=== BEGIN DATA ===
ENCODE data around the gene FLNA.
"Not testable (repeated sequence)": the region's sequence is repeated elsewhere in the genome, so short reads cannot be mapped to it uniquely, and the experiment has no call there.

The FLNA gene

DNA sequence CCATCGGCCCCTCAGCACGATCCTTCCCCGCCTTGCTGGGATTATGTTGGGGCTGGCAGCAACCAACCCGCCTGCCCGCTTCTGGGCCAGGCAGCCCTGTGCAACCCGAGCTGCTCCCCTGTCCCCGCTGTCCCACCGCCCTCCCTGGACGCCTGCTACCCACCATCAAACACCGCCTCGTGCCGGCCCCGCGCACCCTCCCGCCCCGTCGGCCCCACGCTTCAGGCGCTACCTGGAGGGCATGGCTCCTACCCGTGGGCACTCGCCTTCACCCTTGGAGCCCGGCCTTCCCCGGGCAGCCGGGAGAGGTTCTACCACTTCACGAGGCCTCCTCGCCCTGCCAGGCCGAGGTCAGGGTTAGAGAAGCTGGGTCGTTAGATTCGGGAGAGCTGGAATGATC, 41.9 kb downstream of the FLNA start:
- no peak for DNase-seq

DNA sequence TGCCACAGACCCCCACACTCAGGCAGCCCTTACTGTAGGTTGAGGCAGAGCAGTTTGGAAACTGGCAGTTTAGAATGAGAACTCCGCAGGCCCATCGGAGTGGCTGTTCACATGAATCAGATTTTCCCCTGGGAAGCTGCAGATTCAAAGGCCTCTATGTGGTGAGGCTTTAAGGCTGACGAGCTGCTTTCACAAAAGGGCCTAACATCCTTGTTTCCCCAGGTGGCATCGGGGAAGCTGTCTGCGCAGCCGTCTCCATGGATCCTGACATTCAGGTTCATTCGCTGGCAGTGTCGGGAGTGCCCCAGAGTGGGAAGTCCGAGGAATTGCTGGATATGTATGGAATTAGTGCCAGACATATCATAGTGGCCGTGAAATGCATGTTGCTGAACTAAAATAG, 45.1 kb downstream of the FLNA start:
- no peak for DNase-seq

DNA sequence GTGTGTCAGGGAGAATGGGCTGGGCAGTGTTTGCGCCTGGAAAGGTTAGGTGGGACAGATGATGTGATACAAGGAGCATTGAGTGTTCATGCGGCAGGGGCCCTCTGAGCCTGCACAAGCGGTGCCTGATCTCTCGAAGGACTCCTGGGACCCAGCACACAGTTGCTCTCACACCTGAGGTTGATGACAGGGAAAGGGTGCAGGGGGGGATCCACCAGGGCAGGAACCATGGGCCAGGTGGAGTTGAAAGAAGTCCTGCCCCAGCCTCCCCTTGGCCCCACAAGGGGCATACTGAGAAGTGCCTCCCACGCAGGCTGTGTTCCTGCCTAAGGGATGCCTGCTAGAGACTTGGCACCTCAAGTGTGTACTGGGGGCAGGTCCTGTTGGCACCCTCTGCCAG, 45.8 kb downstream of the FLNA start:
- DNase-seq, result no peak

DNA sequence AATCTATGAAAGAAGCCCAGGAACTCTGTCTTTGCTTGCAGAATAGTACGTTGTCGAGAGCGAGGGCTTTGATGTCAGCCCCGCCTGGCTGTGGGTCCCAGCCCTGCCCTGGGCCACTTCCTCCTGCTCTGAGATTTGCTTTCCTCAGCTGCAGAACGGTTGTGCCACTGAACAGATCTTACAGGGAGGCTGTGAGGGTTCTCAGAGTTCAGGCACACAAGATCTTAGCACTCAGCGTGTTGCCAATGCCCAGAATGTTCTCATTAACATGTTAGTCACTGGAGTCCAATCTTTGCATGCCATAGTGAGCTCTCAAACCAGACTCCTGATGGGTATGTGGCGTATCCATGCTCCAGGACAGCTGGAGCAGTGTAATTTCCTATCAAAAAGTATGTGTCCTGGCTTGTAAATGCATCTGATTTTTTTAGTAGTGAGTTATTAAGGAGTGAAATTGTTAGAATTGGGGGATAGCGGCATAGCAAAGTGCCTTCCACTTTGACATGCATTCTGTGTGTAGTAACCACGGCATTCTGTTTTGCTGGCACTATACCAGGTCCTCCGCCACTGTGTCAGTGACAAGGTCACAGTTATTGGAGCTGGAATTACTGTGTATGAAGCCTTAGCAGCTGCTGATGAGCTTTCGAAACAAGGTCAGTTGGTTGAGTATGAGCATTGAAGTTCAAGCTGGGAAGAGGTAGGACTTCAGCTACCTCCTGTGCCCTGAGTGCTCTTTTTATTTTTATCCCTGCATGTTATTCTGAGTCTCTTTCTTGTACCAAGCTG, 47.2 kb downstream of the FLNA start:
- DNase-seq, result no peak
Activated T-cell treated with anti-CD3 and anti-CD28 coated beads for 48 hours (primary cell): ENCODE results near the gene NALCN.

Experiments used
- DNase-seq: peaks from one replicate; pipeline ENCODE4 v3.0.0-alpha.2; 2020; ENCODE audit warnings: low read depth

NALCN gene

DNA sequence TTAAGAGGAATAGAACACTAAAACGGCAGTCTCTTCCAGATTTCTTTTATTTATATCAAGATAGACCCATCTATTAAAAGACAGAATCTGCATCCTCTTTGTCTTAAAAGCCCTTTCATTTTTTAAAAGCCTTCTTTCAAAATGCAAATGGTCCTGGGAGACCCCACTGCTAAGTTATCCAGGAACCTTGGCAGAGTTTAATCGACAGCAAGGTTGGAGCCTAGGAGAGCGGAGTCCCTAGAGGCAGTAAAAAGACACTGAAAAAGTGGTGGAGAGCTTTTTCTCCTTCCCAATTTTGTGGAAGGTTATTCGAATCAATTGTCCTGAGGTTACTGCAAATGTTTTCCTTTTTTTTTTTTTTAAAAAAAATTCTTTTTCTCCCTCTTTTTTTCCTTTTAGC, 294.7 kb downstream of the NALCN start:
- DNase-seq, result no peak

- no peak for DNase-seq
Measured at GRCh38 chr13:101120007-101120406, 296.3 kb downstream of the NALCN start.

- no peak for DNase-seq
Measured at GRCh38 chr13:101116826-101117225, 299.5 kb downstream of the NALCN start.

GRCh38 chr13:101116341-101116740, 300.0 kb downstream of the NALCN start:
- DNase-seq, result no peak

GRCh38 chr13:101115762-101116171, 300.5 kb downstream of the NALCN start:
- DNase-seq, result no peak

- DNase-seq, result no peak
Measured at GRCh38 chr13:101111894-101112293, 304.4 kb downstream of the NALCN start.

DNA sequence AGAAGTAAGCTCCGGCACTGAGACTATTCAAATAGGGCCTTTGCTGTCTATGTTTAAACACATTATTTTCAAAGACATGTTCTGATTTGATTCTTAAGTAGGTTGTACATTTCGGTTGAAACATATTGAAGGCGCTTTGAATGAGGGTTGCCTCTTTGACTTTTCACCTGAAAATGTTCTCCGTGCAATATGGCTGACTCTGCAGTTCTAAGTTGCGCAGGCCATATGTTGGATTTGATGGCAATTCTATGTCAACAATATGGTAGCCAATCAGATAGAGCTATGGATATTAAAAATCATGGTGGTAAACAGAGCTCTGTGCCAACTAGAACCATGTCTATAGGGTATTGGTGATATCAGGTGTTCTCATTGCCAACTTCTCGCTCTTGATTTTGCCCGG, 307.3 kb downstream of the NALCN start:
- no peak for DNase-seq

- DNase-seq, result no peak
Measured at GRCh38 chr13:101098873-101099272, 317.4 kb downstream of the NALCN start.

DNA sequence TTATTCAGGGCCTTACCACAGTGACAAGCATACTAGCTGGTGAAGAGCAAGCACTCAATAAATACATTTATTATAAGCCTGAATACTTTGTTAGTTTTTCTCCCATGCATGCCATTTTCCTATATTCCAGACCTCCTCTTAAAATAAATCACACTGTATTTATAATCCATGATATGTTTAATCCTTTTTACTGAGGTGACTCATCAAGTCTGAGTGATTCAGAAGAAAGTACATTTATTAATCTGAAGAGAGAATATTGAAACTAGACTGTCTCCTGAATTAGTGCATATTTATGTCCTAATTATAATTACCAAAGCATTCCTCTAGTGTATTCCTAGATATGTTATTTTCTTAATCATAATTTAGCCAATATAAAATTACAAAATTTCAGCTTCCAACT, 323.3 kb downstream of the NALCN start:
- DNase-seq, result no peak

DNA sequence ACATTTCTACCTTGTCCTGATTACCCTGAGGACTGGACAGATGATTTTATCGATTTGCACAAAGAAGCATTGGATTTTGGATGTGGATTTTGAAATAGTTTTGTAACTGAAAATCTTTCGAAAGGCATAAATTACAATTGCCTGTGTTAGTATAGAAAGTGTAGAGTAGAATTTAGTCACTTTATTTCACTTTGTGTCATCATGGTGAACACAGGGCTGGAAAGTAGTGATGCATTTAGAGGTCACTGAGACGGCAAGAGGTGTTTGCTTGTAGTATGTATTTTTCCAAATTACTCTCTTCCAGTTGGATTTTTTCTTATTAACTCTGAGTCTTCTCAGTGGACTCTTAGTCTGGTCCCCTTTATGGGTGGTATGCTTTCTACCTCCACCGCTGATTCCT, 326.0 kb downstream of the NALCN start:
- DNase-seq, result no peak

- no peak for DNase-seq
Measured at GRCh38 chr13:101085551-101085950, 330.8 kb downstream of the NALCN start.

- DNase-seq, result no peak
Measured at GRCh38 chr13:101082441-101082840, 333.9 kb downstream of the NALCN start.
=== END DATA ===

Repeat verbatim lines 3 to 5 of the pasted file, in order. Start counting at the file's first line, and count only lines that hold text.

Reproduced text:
The FLNA gene

DNA sequence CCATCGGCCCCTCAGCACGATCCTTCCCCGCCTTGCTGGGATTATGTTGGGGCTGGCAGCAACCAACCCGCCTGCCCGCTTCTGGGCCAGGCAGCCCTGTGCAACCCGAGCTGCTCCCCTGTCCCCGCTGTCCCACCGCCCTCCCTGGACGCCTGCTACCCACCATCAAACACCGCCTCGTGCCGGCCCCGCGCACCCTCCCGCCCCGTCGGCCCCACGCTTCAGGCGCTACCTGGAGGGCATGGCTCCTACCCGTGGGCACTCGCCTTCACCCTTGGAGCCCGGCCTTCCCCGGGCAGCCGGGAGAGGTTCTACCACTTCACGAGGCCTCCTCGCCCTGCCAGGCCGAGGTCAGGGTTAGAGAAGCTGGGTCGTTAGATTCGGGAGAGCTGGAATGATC, 41.9 kb downstream of the FLNA start:
- no peak for DNase-seq